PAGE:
However, once Maya leaves, this isn’t the end of Emily’s love life.
Another trailblazing factor of Emily’s story line is that she continues to pursue and date women even after her relationship with Maya ends. Emily begins to date a woman named Paige, which gets serious as time goes on.
The writers of the show made it a point to emphasize that when Emily and Paige said, “I love you,” to each other for the first time, it was a special moment…
The couple is seen sitting in Emily’s room having an argument. The conversation turns into a passionate ramble about how they feel about each other. They profess their love for each other, and kiss. This scenario is one that can be described for countless story lines of heterosexual couples in mainstream media.
Emily and Paige’s passionate confession of love for each other is treated the same way. The moment these two share is seen as intimate and loving, not sexual or the two women are out to seek pleasure.
According to Communication Scholars Charles E. Morris and John M. Sloop, gay kissing is usually silenced in most adult mainstream media. However, Pretty Little Liars always displays visual rhetoric of lesbian kissing in almost every episode. Given the visual invisibility of gay and lesbian characters, there is an invisibility of gay and lesbian intimacy as well. Seeing Emily and Paige share moments like these generates more visibility of visual rhetoric of gay and lesbian intimacy.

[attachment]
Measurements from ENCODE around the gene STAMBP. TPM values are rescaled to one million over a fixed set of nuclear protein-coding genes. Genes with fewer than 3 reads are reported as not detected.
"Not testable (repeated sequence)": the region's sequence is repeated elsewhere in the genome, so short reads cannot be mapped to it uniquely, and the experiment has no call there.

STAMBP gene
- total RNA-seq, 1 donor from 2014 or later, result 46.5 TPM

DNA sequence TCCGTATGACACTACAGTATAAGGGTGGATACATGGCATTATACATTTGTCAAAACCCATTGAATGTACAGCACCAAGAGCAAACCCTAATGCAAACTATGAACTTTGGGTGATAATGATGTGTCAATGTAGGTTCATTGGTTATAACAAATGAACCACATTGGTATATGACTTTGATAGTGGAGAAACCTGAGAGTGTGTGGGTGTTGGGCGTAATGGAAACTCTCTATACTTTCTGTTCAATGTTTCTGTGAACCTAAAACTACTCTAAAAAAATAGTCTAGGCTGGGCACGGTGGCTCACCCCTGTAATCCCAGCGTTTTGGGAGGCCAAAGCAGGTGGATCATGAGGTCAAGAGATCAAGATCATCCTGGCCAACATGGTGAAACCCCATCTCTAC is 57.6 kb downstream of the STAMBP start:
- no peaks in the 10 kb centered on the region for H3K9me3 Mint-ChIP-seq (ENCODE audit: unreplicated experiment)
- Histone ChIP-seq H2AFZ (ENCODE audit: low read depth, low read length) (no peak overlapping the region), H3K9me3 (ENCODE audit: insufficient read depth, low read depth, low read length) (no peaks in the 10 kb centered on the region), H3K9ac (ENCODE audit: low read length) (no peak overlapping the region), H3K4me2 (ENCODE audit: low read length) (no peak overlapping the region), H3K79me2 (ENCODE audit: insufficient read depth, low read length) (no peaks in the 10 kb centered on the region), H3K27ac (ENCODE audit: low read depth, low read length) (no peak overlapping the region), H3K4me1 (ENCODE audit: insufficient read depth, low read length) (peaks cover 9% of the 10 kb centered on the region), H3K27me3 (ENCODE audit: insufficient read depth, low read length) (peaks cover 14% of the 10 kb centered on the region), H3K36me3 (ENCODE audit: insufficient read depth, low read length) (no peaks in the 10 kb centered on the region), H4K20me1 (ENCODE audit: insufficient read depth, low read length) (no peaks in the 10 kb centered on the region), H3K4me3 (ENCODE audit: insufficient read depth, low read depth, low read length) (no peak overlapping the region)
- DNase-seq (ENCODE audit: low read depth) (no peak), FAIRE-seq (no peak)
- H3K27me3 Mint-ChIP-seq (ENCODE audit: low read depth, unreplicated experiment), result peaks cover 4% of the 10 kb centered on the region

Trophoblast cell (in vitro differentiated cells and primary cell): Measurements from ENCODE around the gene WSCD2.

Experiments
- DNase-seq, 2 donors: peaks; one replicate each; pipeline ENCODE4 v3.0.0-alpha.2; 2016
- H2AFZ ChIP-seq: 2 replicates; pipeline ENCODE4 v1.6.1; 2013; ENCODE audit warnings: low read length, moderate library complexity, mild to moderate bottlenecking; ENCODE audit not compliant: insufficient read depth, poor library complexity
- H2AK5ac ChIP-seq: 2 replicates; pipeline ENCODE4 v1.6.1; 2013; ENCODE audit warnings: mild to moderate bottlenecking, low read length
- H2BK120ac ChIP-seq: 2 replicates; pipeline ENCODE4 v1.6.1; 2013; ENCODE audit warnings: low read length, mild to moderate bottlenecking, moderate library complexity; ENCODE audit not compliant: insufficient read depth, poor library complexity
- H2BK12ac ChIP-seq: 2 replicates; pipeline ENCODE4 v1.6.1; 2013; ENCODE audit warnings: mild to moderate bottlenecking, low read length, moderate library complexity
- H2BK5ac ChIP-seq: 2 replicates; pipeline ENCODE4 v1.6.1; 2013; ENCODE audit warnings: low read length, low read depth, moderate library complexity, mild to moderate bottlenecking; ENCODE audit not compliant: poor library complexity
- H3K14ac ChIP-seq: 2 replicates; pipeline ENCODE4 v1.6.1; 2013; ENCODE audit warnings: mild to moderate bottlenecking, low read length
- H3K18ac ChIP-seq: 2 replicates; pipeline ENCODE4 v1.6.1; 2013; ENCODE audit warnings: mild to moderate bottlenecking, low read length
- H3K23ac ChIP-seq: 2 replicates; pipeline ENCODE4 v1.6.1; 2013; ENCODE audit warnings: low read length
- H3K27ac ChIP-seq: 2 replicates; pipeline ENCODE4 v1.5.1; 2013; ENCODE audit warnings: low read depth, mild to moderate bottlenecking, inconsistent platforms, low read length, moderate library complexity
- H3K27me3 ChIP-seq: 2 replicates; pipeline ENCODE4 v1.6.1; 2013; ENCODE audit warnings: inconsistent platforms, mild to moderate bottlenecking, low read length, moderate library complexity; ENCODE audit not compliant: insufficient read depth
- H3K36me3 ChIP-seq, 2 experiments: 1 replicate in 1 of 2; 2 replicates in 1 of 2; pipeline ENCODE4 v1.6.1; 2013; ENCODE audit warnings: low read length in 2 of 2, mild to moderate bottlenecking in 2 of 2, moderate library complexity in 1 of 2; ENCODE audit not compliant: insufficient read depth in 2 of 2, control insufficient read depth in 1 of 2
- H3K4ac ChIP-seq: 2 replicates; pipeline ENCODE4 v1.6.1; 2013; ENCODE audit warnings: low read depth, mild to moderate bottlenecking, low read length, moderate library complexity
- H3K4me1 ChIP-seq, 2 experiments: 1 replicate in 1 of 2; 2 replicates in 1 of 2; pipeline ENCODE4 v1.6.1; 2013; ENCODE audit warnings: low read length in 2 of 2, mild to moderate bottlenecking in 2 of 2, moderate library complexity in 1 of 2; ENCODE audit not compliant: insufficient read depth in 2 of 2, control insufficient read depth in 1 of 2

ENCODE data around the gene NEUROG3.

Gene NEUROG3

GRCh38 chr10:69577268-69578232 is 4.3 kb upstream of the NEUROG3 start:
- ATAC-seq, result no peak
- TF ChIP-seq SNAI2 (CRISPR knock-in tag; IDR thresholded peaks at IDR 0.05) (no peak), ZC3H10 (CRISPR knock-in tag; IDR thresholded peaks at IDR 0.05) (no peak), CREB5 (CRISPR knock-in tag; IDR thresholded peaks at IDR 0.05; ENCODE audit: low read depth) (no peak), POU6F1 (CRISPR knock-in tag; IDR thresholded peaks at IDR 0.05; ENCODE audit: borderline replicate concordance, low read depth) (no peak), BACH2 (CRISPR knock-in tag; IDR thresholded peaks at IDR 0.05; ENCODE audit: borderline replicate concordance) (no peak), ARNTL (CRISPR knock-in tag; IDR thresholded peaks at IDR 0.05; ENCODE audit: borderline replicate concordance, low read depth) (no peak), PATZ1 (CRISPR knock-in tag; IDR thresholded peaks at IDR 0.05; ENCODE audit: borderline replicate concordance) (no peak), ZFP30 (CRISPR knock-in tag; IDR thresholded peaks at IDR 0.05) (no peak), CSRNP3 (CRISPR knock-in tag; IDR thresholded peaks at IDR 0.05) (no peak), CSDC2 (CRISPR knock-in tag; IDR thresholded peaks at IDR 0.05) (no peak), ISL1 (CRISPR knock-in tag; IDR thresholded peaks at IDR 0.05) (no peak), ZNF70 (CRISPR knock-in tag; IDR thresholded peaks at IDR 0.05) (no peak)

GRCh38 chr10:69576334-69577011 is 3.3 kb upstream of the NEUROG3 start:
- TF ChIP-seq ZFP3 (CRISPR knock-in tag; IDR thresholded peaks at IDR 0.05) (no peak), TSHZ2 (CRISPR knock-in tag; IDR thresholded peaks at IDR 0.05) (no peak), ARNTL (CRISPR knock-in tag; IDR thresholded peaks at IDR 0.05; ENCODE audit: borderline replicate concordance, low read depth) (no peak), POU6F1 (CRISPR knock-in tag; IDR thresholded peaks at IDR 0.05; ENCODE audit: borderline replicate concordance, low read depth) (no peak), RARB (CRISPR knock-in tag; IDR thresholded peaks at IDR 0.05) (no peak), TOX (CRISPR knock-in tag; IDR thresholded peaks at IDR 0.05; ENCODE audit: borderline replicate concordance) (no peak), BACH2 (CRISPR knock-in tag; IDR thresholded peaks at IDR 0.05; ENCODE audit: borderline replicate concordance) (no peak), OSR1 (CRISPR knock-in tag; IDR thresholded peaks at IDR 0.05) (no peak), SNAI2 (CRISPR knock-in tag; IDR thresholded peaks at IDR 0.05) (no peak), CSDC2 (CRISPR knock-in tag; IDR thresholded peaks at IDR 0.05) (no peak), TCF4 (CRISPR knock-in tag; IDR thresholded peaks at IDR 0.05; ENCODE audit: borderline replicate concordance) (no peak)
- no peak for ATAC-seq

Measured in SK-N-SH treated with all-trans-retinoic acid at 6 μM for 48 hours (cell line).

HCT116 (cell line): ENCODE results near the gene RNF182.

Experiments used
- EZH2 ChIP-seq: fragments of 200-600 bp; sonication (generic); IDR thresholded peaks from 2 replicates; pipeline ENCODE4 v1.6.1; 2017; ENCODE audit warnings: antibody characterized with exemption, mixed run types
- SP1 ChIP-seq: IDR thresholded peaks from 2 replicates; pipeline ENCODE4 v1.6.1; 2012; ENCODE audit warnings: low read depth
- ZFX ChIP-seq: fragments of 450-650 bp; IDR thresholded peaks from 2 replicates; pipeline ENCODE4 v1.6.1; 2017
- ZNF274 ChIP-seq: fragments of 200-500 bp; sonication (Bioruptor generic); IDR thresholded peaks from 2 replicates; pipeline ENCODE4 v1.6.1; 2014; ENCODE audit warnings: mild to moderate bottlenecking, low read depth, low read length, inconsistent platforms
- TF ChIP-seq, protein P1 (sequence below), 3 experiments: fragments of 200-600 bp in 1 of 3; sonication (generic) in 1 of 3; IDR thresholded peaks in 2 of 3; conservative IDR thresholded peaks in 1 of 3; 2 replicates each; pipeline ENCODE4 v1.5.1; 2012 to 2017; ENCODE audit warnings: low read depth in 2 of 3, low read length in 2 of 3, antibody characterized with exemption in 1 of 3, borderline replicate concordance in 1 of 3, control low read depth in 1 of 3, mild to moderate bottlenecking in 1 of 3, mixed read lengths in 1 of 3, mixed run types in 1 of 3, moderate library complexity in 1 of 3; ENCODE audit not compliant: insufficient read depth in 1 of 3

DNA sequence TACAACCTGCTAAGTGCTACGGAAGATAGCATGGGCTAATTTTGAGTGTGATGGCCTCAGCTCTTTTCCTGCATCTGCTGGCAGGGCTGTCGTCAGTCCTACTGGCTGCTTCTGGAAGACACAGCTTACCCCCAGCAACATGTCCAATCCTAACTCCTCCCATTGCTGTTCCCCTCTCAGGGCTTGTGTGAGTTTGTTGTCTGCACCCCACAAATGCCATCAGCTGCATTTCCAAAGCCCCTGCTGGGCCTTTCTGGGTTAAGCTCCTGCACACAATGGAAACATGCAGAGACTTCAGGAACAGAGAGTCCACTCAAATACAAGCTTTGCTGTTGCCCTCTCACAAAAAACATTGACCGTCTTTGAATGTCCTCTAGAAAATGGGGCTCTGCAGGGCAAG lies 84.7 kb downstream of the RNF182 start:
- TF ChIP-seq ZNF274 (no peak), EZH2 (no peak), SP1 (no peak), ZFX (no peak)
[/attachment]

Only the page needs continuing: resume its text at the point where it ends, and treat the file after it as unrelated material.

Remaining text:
Despite PLL’s accurate depiction and creation of visibility for lesbian couples, the show neglects the social aspect of being a young adult lesbian. When Emily is forced to “come out” to her three other friends, Aria, Hanna, and Spencer by a police officer, her friends are not shocked, do not question, or even console Emily. She tells them and then it turns into a verbal dispute against the cop about something completely different. Then Emily starts to be more open about her relationship with Maya, publicly holding hands and kissing.
Everyone around Emily accepts her. Her sexuality never brings Emily challenges besides in her family life. Her sexuality is usually the punch line to most of the jokes on the show. I believe the writers are down-playing homophobia so they can focus more on her romantic life.
Emily does have problems with her family, but it is only discussed within maybe four or five episodes of the show. Her “coming out” is down-played, and her homosexuality is pretty much ignored by the other students. What I believe this factor of PLL creates is an invisibility of homophobia, which is just as bad as invisibility of homosexuality.
Although there have been improvements, society has a long way to go before there is full visibility for homosexual men and woman. I am happy that Emily from Pretty Little Liars is a great start to visibility of homosexuality to be a regular occurrence.
If you still don’t believe there is an invisibility of homosexuality, think of the last time you saw two men having sex on cable television as graphic as you would seen a man and a woman having sex. That’s what I thought.
Matthew can be contacted at firstname.lastname@example.org